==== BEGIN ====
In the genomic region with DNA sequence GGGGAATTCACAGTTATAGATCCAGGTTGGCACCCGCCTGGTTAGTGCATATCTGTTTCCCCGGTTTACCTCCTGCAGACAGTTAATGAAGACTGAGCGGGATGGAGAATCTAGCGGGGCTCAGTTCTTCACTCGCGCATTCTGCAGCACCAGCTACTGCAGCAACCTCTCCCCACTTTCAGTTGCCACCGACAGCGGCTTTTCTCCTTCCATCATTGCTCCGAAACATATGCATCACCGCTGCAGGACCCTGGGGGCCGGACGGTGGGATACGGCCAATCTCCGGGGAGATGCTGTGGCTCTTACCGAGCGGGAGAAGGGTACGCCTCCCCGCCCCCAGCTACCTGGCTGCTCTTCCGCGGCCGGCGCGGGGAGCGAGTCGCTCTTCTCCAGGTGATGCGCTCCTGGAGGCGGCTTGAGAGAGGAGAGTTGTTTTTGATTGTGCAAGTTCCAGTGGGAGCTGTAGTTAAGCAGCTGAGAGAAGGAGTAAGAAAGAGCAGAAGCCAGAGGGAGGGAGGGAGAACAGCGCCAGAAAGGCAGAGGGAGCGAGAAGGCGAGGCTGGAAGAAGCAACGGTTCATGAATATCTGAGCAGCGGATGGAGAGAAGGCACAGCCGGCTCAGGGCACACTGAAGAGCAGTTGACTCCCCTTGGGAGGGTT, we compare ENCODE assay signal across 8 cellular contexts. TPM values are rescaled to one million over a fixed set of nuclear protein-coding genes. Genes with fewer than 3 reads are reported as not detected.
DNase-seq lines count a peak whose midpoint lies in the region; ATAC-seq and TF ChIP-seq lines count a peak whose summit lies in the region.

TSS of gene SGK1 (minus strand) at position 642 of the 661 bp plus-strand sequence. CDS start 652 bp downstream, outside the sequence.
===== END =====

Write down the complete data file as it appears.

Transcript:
In the genomic region with DNA sequence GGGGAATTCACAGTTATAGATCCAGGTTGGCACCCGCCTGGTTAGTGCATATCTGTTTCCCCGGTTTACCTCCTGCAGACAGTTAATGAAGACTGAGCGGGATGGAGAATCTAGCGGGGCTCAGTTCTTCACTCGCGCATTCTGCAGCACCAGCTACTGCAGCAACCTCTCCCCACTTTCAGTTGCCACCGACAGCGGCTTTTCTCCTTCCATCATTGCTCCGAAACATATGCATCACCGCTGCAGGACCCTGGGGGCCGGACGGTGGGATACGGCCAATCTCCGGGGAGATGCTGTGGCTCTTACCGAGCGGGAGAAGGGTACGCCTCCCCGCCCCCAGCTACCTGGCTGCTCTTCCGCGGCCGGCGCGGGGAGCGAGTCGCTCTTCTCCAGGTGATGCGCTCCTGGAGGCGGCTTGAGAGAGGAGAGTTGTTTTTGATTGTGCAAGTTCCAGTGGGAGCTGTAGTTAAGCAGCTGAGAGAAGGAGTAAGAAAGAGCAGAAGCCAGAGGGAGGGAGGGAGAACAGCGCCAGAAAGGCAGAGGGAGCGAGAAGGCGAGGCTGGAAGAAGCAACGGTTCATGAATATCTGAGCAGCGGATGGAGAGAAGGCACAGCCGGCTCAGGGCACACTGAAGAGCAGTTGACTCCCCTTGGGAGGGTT, we compare ENCODE assay signal across 8 cellular contexts. TPM values are rescaled to one million over a fixed set of nuclear protein-coding genes. Genes with fewer than 3 reads are reported as not detected.
DNase-seq lines count a peak whose midpoint lies in the region; ATAC-seq and TF ChIP-seq lines count a peak whose summit lies in the region.

TSS of gene SGK1 (minus strand) at position 642 of the 661 bp plus-strand sequence. CDS start 652 bp downstream, outside the sequence.